Once we reached the top of Txindoki, pretty much hiking with Asier and Ana, one of the highest peaks (1345 mt) we would climb, the weather got cold and we had to start descending. This is when I really felt the knee telling the pain was real and I would not be able to run it down as much as I would have liked. The constant pushing and pulling of the feet into the mud had over used the muscles in a totally different way that my legs are used to run on. (At least this is what a doc at a later stage would tell me to explain the pain in the area). I wasn't aware of this then. I just thought, I am done again, but this time I was convinced I would end it even if I had to walk it. I had a cutoff time of 48 hours and I was only on my 16th hour. Time, I had plenty. So as I descended pretty much walking on a humid and cold weather, Gaizka went ahead as he felt slightly stronger, but I bumped into a new friend Aikatz. He actually remembered me from the 2012 edition...!! What a great memory...! (well I was the only asian in the race..)...He was also going thru a similar pain in the knees. But he mentioned he was somehow able to continue. We chatted a bit, and he left me behind to continue. I just could not run so walked all the way to the next checkpoint at KM116 Lizarrusti, the infamous place I had quit the previous time.
All the time thinking and having a mental battle with my inner self, should I quit here and just call it a day. Luckly my family was around and this time Igor and Ruben volunteered to pace me. This would be the longest and slowest 17KM. Oh my God, what a pain this section. Beautiful surroundings as you had to go thru wooden forest, lots of trees, looked like some fairy tale red-hood and the wolf type of picturesque place, but it was slow, and the organizers had no better idea (I'm still not sure why) to have a marking every 1KM. Each KM seemed longer and longer as you were looking for the bloody mark. Before I had left Ekaitz who had started with me and as we were climbing a hill, I could see he wasn't going to make it. I offered to wait for him but he kindly let me go by telling me he had to make a phone call to his wife! and that he would catch me later on....(This is when you have an unspoken contract between 2 good racers, one trying to help but at same time knowing that you cannot stay forever, and the other not compromising him and letting him go - I would have done the same). Gaizka was ahead as he had left much earlier. Before starting, I had taken an Ibuprofen by advice of Ekaitz.
I had completely forgotten you were allowed (are we?) to take this shit. There is a before and after. The Ibuprofen helped me forget about the pain and I was actually running. To the point I managed to catch Gaizka whom was struggling a lot and I decided to slow down to go together. To our surprise as we were reaching KM 132 Etxegarate that I bump to Ekaitz's wife (Arantza) climbing and running the other way...she asks me, did you see a runner, his name is 'Ekaitz' - he really had called her and she was going to pick him up. They were supposed to do the next checkpoint together and he didnt show up. He then quit at Etxegarate.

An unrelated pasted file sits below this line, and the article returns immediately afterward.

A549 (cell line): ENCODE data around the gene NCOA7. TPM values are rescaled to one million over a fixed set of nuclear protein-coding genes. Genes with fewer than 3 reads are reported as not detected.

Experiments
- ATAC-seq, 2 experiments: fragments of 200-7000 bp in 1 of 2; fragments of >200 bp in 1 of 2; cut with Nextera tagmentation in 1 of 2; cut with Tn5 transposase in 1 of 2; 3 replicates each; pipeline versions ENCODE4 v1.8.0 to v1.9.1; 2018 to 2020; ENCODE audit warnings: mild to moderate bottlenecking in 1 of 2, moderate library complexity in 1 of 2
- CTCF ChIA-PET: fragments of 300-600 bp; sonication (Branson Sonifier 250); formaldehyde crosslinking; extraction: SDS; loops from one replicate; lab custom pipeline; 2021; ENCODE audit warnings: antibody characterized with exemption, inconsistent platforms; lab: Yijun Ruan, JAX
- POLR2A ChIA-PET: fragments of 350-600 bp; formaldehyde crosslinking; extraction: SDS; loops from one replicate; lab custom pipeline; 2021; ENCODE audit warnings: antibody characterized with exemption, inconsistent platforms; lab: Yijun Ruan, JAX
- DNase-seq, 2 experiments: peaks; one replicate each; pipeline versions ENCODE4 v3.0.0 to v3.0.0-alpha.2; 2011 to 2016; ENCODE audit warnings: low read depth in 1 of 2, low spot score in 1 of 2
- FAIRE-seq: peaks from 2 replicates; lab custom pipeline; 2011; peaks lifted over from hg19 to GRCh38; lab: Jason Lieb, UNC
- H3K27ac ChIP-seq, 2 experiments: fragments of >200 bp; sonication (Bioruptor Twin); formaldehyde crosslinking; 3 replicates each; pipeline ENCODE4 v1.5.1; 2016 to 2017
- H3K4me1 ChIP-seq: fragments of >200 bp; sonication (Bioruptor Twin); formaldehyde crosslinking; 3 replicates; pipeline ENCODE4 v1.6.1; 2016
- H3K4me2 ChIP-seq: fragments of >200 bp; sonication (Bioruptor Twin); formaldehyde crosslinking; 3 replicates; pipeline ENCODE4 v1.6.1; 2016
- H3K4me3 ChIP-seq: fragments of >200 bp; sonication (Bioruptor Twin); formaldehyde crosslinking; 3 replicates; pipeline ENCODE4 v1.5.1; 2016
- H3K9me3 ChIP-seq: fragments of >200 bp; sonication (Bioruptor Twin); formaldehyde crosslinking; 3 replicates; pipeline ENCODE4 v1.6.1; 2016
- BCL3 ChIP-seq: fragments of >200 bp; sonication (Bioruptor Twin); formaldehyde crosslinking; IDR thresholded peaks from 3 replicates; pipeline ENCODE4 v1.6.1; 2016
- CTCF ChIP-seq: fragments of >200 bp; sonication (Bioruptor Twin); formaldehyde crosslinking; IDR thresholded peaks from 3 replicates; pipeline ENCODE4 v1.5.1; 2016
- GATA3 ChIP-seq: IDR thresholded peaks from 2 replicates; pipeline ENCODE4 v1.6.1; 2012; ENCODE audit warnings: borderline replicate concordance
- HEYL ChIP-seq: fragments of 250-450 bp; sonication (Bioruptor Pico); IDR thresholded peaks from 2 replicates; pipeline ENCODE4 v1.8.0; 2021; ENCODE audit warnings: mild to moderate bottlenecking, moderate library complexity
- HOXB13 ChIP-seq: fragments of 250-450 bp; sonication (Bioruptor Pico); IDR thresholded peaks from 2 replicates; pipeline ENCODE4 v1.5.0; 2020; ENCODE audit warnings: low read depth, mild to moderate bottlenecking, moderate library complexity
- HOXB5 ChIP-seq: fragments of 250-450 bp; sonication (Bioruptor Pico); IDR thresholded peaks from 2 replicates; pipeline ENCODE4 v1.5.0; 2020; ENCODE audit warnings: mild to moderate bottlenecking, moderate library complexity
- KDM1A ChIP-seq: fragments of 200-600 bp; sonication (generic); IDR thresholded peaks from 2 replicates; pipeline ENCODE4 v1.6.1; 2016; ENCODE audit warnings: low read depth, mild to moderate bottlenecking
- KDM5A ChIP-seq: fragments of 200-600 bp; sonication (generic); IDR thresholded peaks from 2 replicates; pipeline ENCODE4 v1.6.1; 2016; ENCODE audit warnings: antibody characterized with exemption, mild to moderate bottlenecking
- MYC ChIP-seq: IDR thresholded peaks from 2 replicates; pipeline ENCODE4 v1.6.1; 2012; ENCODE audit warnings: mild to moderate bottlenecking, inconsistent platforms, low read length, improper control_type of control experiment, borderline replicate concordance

I met Ainhoa, Ana, her dog Telmo and Unai there, took some eggs (for a change as I was eating mostly fruits as there wasn't much vegan friendly food)...and took another Ibuprofen and I embarked a solo race then leaving Gaizka as he was also pretty much done. I later found out he managed to finish it pretty much walking most of it but he did it...Those last checkpoints were an adventure on its own...I was starting the part I had not managed to see from 2012. I again was on high spirits, and the pain on my knee was dormant. I wanted to finish it as soon as possible before it awakens again. I started taking some good pace again, very excited. It was getting dark again, thinking how lucky I was to bring the headlamp (what an idiot to think I was going to make it without it...) and started to climb Aizkorri.
Oh man..what a beautiful peak. Was very fortunate that there was full moon, and there was wind as the top of Aizkorri is nothing but scattered pointy rocks. It's a bit like a moonish landscape or some sort of out of space terrain. And I say luckily it was windy as it had dried all the wet surfaces of the rocks as otherwise I would still be up there trying to come down from the peak. I was so excited and into it, that I started to overtake people going up and many more while coming down. This is how I was supposed to feel!! I was so tired that I didn't really care much at that time if I had to climb another 1000mt peak or 2 or 3 more...I overtook some 30 participants until again in another of the hills there was a steep downhill, muddy, never ending, unforgiving pain in the quads to reach checkpoint 8. Once gotten there, it was really cruising as that excitement was fading away with the sleepy feeling again.
At that point just wanted the damn thing to be over, but the course kept on going and going. I managed to catch another 3 racers and used them as pacers....until a moment they started to speed up the assholes. Of course I tried to stick with them, but luckly after good 5KM they slowed down. They, themselves where done as well, to the point that the last 10KM we practically jogged-walked. Then there we were, going downhill to the small town of Beasain, where it was supposed to be the last 2 KM or something like that...no, it was another 4KM!!! I hated so much..it was sunrise time nearing 6AM...a ghost town..nobody cheering us up..except when I could take a glimpse of the finish line, I saw Aihoa, the sunshine of my life... (:) - I think I bought her much with this last sentence... I was so happy, and forever thankful to everyone and to everything that had happened to have been able to make it. I can say there was a microsecond of 'enlightenment' on my face.